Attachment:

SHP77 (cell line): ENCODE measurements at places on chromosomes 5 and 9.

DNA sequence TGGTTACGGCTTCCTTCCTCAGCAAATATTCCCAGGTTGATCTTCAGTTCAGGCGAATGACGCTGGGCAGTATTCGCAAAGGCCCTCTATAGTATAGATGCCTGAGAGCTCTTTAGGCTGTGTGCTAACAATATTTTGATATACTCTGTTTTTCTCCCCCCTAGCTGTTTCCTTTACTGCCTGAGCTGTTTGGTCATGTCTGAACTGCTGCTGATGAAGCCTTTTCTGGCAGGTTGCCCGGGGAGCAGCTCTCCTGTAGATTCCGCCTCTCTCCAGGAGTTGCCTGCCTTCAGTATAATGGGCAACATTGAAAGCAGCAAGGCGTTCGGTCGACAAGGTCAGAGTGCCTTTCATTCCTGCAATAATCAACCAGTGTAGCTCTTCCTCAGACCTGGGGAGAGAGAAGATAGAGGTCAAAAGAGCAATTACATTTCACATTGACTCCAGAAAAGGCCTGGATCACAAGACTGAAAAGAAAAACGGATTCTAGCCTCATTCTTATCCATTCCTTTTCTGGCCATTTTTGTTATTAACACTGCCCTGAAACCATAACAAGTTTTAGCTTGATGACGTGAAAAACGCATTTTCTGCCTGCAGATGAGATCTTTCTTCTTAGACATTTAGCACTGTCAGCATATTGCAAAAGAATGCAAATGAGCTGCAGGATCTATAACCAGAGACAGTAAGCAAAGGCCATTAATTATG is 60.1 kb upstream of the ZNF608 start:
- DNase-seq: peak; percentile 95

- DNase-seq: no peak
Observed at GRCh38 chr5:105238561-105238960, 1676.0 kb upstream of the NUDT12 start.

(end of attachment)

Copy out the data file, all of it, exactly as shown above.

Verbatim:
SHP77 (cell line): ENCODE measurements at places on chromosomes 5 and 9.

DNA sequence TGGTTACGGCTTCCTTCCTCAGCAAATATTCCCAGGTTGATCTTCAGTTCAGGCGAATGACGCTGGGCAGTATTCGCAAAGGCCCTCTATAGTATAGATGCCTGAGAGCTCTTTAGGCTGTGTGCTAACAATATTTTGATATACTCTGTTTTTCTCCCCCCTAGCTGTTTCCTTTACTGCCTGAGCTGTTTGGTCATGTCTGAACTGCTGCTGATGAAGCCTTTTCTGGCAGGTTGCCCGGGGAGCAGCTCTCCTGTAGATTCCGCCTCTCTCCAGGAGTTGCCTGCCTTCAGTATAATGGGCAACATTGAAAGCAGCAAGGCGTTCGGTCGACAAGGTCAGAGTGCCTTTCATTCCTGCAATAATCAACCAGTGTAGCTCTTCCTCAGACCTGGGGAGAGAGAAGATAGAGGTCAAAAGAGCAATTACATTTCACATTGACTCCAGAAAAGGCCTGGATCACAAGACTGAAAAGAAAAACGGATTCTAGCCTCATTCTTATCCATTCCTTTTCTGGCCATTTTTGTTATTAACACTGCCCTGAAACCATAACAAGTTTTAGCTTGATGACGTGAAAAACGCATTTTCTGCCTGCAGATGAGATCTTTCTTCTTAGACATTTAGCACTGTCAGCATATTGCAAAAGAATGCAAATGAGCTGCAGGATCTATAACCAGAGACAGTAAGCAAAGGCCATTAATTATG is 60.1 kb upstream of the ZNF608 start:
- DNase-seq: peak; percentile 95

- DNase-seq: no peak
Observed at GRCh38 chr5:105238561-105238960, 1676.0 kb upstream of the NUDT12 start.